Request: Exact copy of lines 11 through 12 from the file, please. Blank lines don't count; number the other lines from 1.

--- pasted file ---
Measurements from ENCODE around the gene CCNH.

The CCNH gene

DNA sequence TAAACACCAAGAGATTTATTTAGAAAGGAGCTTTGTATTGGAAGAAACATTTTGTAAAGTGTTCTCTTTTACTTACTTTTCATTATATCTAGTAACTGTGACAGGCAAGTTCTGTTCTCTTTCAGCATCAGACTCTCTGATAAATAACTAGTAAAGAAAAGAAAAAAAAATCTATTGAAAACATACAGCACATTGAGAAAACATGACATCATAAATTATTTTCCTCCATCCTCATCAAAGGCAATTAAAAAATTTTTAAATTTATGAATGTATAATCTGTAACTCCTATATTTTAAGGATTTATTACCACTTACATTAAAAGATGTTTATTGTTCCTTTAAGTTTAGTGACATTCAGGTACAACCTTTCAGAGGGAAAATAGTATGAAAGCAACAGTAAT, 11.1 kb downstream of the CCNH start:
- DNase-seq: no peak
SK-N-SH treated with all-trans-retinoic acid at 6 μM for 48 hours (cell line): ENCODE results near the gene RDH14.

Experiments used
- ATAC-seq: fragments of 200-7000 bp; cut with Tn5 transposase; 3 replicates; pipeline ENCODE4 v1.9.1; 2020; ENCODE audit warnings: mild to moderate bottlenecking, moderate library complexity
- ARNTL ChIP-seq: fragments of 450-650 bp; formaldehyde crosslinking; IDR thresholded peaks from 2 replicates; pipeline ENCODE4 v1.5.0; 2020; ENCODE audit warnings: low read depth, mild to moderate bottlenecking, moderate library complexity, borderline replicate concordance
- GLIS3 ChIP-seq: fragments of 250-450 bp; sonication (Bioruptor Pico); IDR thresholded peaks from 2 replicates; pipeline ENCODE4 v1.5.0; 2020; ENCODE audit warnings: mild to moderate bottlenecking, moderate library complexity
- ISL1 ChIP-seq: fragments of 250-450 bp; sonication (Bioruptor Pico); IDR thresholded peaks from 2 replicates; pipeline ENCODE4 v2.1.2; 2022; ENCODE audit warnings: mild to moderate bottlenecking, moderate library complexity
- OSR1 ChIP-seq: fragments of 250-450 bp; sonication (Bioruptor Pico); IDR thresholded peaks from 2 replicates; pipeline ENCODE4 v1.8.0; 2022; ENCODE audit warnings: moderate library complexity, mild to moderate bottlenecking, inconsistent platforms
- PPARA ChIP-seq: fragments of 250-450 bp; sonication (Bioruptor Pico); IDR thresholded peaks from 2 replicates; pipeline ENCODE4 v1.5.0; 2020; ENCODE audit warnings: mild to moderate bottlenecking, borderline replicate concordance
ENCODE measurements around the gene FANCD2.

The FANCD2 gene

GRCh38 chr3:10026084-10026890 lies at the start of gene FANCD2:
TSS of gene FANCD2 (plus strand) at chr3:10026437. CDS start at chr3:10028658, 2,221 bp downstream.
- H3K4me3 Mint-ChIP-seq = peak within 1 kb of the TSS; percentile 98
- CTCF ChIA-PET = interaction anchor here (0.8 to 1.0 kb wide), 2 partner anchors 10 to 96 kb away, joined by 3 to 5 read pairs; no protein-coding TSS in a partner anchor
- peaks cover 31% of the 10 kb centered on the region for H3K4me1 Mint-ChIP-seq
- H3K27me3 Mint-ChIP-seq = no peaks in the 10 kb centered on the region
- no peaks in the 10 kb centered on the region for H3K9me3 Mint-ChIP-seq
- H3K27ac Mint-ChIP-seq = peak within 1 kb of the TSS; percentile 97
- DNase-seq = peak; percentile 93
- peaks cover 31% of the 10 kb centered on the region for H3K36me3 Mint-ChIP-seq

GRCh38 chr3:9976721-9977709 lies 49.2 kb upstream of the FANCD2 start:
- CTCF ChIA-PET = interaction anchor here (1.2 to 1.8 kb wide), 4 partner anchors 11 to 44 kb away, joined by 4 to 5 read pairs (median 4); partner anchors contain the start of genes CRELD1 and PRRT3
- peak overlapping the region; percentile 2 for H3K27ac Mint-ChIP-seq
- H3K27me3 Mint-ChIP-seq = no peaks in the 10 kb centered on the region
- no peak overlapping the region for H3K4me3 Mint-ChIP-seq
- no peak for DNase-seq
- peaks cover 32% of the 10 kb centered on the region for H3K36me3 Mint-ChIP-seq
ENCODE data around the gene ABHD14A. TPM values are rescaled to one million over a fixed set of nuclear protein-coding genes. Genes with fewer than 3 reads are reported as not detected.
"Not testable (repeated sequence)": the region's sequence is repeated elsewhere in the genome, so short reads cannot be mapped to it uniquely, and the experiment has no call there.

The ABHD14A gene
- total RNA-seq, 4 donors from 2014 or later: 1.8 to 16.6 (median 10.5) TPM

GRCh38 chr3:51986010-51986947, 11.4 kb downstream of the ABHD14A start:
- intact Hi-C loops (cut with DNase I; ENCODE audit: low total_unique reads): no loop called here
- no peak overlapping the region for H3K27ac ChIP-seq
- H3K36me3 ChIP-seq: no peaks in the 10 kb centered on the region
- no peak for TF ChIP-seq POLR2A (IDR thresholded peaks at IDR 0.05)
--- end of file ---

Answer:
- OSR1 ChIP-seq: fragments of 250-450 bp; sonication (Bioruptor Pico); IDR thresholded peaks from 2 replicates; pipeline ENCODE4 v1.8.0; 2022; ENCODE audit warnings: moderate library complexity, mild to moderate bottlenecking, inconsistent platforms
- PPARA ChIP-seq: fragments of 250-450 bp; sonication (Bioruptor Pico); IDR thresholded peaks from 2 replicates; pipeline ENCODE4 v1.5.0; 2020; ENCODE audit warnings: mild to moderate bottlenecking, borderline replicate concordance